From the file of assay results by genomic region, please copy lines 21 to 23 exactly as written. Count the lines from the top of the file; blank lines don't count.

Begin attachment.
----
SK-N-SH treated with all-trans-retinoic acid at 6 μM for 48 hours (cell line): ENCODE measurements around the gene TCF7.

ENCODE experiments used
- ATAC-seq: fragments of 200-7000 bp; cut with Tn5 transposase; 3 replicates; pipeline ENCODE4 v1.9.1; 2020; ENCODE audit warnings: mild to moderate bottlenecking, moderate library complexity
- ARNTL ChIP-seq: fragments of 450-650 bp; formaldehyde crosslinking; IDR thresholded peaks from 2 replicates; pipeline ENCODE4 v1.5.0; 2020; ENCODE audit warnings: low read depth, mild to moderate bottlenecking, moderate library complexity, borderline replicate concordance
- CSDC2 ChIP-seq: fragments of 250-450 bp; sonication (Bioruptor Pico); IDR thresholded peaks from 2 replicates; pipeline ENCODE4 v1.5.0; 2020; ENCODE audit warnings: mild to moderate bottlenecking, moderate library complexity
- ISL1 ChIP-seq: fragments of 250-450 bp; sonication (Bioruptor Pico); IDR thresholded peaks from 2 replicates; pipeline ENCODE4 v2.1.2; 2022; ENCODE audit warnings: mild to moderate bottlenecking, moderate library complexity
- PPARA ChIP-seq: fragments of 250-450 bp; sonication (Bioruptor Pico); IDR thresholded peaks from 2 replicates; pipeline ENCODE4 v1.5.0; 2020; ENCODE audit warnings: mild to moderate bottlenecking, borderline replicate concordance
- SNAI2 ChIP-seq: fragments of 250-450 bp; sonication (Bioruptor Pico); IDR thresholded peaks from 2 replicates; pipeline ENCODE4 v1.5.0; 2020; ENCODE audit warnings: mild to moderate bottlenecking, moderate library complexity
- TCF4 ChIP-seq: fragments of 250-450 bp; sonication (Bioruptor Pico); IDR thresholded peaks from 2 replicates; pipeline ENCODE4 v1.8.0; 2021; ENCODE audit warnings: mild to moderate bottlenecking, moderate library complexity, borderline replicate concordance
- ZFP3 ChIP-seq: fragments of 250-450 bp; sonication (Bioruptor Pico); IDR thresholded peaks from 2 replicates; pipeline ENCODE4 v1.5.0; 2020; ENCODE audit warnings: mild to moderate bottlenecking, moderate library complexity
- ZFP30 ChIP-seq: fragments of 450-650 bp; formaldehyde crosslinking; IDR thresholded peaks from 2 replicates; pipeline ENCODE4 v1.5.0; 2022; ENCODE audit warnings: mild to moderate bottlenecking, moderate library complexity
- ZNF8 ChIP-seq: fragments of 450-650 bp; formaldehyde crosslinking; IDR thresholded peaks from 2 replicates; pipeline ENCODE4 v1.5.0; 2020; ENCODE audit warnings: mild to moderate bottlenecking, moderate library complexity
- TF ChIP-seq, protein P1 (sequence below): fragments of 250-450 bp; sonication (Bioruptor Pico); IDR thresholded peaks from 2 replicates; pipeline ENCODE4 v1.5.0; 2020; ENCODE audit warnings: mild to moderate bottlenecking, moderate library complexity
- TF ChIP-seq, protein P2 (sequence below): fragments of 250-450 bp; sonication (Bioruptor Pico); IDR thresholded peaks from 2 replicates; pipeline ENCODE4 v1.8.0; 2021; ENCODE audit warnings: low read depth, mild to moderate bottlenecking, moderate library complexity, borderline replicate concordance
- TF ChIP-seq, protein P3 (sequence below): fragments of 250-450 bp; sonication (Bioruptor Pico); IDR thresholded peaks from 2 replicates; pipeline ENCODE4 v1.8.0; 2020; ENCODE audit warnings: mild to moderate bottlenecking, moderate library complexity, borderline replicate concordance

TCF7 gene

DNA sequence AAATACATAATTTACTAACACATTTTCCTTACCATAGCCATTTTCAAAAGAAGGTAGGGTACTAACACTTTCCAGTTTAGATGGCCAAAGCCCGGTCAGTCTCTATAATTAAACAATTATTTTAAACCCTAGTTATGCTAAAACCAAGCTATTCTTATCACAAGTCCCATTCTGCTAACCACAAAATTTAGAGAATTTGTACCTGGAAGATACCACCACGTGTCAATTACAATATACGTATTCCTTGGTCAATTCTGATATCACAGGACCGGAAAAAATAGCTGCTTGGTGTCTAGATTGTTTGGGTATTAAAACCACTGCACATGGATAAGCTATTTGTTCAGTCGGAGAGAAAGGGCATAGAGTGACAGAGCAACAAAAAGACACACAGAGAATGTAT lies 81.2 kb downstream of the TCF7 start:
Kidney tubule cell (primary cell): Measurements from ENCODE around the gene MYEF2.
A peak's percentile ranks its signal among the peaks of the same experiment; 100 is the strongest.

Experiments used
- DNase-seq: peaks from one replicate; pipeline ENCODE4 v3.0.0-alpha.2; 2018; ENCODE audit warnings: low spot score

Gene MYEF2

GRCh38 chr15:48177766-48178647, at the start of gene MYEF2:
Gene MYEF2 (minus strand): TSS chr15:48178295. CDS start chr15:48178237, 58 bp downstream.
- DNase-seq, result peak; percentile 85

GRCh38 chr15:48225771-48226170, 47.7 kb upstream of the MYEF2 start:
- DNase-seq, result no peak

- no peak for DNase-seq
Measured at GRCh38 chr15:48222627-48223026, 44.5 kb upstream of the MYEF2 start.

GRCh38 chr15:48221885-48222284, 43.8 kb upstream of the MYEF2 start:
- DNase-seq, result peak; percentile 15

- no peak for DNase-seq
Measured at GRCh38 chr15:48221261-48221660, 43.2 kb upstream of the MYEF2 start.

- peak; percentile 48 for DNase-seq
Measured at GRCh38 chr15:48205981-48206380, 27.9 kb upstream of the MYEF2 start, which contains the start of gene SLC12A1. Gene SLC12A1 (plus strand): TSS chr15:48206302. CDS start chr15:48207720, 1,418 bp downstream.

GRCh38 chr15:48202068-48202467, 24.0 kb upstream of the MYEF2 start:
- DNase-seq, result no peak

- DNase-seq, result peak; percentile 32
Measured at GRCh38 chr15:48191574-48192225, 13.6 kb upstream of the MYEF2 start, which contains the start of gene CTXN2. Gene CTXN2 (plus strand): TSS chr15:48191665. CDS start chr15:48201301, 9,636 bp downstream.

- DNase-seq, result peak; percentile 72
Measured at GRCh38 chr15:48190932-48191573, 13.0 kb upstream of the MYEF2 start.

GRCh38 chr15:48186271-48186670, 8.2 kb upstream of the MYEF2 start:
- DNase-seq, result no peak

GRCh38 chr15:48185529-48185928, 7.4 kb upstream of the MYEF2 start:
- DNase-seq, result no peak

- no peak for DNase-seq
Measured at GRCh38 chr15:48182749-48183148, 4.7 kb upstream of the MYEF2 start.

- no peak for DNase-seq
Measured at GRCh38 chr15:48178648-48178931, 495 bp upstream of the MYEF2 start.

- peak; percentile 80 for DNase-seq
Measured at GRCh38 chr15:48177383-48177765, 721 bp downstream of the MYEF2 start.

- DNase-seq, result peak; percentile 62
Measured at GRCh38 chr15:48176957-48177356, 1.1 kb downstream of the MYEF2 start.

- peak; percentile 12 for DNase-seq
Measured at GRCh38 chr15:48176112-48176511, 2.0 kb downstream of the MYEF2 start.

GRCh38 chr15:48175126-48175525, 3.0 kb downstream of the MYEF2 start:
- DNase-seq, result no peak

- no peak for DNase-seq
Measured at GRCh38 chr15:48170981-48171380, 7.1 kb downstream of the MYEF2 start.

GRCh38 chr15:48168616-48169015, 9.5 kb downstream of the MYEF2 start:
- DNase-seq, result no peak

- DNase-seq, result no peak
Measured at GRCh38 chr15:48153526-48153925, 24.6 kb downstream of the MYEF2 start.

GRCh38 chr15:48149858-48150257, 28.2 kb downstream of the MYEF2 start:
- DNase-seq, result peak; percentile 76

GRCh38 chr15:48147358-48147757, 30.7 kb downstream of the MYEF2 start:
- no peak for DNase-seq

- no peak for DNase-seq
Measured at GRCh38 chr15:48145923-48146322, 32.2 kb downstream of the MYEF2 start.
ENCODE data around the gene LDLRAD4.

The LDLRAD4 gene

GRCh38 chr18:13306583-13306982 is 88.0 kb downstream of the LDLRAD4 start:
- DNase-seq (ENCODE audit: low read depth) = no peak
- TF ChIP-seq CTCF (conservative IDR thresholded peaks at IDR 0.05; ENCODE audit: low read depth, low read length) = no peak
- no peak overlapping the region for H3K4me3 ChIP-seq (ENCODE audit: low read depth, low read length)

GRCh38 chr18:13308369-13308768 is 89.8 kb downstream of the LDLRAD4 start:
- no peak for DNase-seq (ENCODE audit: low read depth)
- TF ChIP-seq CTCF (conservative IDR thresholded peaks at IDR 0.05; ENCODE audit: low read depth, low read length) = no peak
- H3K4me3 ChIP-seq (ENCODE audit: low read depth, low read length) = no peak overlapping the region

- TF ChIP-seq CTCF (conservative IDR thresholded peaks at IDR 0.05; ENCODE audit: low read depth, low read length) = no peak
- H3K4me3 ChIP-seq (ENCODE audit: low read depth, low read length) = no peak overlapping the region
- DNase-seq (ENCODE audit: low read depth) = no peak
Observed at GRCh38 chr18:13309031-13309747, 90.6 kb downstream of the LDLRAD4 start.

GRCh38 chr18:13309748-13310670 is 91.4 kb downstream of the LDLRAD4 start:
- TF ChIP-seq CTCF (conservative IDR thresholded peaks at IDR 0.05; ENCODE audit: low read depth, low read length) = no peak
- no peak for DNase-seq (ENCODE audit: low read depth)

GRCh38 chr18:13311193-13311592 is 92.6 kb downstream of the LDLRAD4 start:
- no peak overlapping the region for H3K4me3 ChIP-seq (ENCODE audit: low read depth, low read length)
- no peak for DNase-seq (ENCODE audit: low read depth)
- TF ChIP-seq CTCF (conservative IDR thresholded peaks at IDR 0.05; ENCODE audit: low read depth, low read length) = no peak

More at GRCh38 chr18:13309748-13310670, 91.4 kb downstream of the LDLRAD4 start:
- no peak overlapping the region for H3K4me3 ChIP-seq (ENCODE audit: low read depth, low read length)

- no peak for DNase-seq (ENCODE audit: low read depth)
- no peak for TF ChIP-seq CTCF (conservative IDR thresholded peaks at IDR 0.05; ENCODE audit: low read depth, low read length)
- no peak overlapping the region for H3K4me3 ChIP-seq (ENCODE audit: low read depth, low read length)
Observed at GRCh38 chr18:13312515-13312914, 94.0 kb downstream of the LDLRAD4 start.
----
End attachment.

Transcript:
- DNase-seq: peaks from one replicate; pipeline ENCODE4 v3.0.0-alpha.2; 2018; ENCODE audit warnings: low spot score

Gene MYEF2

GRCh38 chr15:48177766-48178647, at the start of gene MYEF2: